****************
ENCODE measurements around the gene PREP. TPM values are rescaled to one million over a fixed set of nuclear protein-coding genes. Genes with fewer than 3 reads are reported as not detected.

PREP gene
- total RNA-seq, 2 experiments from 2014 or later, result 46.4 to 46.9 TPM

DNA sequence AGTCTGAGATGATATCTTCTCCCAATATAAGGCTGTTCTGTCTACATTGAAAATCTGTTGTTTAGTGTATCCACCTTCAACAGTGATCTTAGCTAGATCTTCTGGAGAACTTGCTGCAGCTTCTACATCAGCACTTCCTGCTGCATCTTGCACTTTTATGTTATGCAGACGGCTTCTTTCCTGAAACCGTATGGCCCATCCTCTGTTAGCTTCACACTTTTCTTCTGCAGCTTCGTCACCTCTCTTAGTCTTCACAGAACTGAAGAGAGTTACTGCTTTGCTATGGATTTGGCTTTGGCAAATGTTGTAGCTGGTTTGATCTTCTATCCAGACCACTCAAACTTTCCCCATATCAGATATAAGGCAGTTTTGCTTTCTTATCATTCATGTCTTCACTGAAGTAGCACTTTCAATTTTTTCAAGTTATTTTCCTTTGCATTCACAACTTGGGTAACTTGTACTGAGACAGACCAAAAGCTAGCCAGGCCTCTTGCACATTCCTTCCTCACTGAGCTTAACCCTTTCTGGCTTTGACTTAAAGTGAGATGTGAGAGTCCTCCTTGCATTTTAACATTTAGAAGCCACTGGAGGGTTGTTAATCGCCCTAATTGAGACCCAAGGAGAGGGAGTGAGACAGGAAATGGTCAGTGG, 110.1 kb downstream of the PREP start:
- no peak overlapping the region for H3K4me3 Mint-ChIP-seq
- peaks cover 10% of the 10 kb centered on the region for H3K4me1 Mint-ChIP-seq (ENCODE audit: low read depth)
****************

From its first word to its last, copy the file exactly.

ENCODE measurements around the gene PREP. TPM values are rescaled to one million over a fixed set of nuclear protein-coding genes. Genes with fewer than 3 reads are reported as not detected.

PREP gene
- total RNA-seq, 2 experiments from 2014 or later, result 46.4 to 46.9 TPM

DNA sequence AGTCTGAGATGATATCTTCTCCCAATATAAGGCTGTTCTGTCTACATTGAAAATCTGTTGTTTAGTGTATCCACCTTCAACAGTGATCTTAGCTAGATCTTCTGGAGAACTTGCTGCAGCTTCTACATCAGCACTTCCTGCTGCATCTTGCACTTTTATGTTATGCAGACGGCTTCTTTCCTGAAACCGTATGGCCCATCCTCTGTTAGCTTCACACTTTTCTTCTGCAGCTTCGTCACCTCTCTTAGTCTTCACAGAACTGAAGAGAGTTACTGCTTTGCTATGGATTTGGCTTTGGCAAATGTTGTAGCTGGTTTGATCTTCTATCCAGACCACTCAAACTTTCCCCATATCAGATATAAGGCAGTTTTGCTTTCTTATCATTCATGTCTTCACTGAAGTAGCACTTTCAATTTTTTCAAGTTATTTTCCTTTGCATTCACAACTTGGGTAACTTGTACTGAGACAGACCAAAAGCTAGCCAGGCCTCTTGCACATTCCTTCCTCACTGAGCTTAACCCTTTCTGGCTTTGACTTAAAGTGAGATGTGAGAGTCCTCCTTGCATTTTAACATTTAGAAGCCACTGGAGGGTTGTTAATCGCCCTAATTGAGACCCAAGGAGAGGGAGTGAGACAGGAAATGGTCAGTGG, 110.1 kb downstream of the PREP start:
- no peak overlapping the region for H3K4me3 Mint-ChIP-seq
- peaks cover 10% of the 10 kb centered on the region for H3K4me1 Mint-ChIP-seq (ENCODE audit: low read depth)